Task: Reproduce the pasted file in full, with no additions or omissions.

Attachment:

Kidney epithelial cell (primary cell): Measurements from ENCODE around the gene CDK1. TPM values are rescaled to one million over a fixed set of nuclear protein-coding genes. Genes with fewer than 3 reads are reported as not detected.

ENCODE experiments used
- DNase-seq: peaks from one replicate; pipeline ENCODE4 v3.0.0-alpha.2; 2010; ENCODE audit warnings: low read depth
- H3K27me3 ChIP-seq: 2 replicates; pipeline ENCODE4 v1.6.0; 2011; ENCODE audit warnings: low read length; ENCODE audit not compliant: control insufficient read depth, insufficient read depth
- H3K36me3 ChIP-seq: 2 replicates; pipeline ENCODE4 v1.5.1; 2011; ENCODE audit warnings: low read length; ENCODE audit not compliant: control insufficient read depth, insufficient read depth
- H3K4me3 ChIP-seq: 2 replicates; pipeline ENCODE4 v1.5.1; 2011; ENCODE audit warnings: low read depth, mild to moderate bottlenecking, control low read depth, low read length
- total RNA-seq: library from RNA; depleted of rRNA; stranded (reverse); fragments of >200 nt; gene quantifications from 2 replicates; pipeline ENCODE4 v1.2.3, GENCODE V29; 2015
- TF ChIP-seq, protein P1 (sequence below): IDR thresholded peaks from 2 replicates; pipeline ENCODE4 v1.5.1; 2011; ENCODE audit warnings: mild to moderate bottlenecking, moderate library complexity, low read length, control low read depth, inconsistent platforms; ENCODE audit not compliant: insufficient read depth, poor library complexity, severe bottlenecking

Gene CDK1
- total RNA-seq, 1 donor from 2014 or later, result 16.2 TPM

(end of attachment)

Kidney epithelial cell (primary cell): Measurements from ENCODE around the gene CDK1. TPM values are rescaled to one million over a fixed set of nuclear protein-coding genes. Genes with fewer than 3 reads are reported as not detected.

ENCODE experiments used
- DNase-seq: peaks from one replicate; pipeline ENCODE4 v3.0.0-alpha.2; 2010; ENCODE audit warnings: low read depth
- H3K27me3 ChIP-seq: 2 replicates; pipeline ENCODE4 v1.6.0; 2011; ENCODE audit warnings: low read length; ENCODE audit not compliant: control insufficient read depth, insufficient read depth
- H3K36me3 ChIP-seq: 2 replicates; pipeline ENCODE4 v1.5.1; 2011; ENCODE audit warnings: low read length; ENCODE audit not compliant: control insufficient read depth, insufficient read depth
- H3K4me3 ChIP-seq: 2 replicates; pipeline ENCODE4 v1.5.1; 2011; ENCODE audit warnings: low read depth, mild to moderate bottlenecking, control low read depth, low read length
- total RNA-seq: library from RNA; depleted of rRNA; stranded (reverse); fragments of >200 nt; gene quantifications from 2 replicates; pipeline ENCODE4 v1.2.3, GENCODE V29; 2015
- TF ChIP-seq, protein P1 (sequence below): IDR thresholded peaks from 2 replicates; pipeline ENCODE4 v1.5.1; 2011; ENCODE audit warnings: mild to moderate bottlenecking, moderate library complexity, low read length, control low read depth, inconsistent platforms; ENCODE audit not compliant: insufficient read depth, poor library complexity, severe bottlenecking

Gene CDK1
- total RNA-seq, 1 donor from 2014 or later, result 16.2 TPM